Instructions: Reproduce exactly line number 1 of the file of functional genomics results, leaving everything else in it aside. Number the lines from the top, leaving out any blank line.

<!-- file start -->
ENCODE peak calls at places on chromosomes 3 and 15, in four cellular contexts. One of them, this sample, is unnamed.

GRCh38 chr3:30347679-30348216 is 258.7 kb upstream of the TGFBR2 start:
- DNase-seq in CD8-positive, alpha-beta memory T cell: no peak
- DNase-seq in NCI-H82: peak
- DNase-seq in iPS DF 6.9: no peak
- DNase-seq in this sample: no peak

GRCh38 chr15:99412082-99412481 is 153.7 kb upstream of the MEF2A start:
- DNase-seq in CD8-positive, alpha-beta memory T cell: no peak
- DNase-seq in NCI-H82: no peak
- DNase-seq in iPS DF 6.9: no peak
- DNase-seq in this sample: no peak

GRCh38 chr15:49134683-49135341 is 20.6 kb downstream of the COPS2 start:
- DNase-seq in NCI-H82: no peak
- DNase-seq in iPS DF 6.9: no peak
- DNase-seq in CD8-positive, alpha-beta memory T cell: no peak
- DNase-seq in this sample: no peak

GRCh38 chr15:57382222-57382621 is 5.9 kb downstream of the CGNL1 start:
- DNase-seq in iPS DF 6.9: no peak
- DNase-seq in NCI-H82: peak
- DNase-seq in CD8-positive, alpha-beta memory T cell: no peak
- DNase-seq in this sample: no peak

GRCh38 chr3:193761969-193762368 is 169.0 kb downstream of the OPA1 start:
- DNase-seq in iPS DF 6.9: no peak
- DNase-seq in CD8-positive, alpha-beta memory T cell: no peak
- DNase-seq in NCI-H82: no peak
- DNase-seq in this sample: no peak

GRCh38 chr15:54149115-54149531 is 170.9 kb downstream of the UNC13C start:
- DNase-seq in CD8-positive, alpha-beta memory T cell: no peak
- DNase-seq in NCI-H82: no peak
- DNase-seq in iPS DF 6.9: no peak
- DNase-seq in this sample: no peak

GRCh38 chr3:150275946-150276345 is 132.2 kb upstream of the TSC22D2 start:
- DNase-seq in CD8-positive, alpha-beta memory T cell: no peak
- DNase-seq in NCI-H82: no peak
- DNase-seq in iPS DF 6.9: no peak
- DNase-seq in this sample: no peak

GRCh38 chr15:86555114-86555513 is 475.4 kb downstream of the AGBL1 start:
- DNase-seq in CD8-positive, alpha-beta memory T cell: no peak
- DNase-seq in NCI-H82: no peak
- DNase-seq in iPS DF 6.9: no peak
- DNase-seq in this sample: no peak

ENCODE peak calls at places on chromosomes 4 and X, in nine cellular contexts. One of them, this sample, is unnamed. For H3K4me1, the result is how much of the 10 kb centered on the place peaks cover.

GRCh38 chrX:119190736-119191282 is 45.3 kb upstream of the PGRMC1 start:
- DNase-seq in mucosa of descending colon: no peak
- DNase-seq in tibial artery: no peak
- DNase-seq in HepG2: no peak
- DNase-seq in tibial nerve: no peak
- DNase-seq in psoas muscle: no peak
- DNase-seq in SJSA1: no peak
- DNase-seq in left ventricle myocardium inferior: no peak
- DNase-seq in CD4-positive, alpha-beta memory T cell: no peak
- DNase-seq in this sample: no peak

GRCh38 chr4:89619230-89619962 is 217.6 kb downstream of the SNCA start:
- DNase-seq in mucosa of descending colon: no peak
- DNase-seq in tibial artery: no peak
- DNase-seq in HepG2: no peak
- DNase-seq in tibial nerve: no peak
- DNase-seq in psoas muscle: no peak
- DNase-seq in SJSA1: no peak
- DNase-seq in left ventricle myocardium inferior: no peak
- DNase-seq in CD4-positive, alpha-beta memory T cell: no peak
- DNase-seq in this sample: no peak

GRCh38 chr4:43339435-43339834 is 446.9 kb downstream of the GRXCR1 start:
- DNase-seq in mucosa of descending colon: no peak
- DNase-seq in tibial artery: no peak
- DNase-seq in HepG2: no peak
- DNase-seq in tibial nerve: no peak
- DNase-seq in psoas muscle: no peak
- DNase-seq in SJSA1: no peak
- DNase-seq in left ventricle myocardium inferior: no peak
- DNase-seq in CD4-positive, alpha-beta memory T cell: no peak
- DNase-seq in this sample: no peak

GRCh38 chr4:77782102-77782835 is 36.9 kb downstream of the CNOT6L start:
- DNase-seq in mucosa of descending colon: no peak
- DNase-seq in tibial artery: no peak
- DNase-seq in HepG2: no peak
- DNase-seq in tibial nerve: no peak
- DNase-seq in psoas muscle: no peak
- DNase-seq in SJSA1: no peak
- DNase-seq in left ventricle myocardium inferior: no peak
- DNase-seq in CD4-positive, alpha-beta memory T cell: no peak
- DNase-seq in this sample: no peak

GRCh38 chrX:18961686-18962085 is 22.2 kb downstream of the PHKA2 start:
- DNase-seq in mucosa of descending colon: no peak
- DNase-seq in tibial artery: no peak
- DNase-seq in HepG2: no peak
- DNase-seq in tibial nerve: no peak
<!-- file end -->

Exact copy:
ENCODE peak calls at places on chromosomes 3 and 15, in four cellular contexts. One of them, this sample, is unnamed.